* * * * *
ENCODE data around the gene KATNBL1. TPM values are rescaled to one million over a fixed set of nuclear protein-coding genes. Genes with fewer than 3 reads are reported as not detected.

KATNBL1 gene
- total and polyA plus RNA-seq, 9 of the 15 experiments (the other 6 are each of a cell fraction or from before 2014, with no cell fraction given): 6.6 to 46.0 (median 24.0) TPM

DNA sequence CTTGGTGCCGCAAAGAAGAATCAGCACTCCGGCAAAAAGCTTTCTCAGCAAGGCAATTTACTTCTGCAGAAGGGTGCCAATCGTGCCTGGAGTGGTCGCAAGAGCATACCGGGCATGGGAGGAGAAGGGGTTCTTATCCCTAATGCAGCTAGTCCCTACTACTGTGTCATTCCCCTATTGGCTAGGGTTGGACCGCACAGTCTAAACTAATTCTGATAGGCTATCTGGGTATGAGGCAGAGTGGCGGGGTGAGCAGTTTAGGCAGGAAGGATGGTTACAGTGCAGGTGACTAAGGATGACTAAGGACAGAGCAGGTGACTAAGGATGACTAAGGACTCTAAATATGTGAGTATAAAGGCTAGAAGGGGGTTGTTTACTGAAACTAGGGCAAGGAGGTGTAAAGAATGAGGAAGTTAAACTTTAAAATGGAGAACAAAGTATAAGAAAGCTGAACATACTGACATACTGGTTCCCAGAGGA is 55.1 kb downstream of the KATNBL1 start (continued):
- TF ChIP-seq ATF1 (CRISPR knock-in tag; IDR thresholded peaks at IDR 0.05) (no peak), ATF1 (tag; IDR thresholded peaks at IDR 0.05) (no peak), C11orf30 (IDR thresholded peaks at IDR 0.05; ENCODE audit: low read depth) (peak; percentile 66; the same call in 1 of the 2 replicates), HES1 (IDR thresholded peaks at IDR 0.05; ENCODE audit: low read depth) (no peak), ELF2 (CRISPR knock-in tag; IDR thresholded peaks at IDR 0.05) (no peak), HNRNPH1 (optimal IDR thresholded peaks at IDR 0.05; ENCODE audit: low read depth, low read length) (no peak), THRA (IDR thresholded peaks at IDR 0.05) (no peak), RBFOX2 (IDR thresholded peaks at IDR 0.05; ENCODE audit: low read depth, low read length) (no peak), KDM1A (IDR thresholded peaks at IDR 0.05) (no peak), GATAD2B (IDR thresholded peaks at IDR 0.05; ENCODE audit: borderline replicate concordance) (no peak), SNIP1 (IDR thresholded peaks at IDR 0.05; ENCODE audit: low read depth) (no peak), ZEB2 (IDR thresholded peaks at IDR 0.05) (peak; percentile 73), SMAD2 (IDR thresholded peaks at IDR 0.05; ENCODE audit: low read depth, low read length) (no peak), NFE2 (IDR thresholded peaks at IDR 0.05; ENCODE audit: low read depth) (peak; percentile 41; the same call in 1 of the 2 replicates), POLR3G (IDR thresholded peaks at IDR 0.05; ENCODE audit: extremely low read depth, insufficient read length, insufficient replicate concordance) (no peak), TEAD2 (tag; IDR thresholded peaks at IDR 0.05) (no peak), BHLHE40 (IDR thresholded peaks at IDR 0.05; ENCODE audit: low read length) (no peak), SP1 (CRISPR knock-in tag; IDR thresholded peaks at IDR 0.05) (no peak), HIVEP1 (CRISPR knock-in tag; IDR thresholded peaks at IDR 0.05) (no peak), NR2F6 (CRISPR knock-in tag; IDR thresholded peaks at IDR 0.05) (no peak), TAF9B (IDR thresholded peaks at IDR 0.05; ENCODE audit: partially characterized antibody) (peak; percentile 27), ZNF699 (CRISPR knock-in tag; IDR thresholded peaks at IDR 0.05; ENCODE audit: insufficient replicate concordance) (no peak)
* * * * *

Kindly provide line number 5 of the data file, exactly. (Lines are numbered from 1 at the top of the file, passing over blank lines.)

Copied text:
- TF ChIP-seq ATF1 (CRISPR knock-in tag; IDR thresholded peaks at IDR 0.05) (no peak), ATF1 (tag; IDR thresholded peaks at IDR 0.05) (no peak), C11orf30 (IDR thresholded peaks at IDR 0.05; ENCODE audit: low read depth) (peak; percentile 66; the same call in 1 of the 2 replicates), HES1 (IDR thresholded peaks at IDR 0.05; ENCODE audit: low read depth) (no peak), ELF2 (CRISPR knock-in tag; IDR thresholded peaks at IDR 0.05) (no peak), HNRNPH1 (optimal IDR thresholded peaks at IDR 0.05; ENCODE audit: low read depth, low read length) (no peak), THRA (IDR thresholded peaks at IDR 0.05) (no peak), RBFOX2 (IDR thresholded peaks at IDR 0.05; ENCODE audit: low read depth, low read length) (no peak), KDM1A (IDR thresholded peaks at IDR 0.05) (no peak), GATAD2B (IDR thresholded peaks at IDR 0.05; ENCODE audit: borderline replicate concordance) (no peak), SNIP1 (IDR thresholded peaks at IDR 0.05; ENCODE audit: low read depth) (no peak), ZEB2 (IDR thresholded peaks at IDR 0.05) (peak; percentile 73), SMAD2 (IDR thresholded peaks at IDR 0.05; ENCODE audit: low read depth, low read length) (no peak), NFE2 (IDR thresholded peaks at IDR 0.05; ENCODE audit: low read depth) (peak; percentile 41; the same call in 1 of the 2 replicates), POLR3G (IDR thresholded peaks at IDR 0.05; ENCODE audit: extremely low read depth, insufficient read length, insufficient replicate concordance) (no peak), TEAD2 (tag; IDR thresholded peaks at IDR 0.05) (no peak), BHLHE40 (IDR thresholded peaks at IDR 0.05; ENCODE audit: low read length) (no peak), SP1 (CRISPR knock-in tag; IDR thresholded peaks at IDR 0.05) (no peak), HIVEP1 (CRISPR knock-in tag; IDR thresholded peaks at IDR 0.05) (no peak), NR2F6 (CRISPR knock-in tag; IDR thresholded peaks at IDR 0.05) (no peak), TAF9B (IDR thresholded peaks at IDR 0.05; ENCODE audit: partially characterized antibody) (peak; percentile 27), ZNF699 (CRISPR knock-in tag; IDR thresholded peaks at IDR 0.05; ENCODE audit: insufficient replicate concordance) (no peak)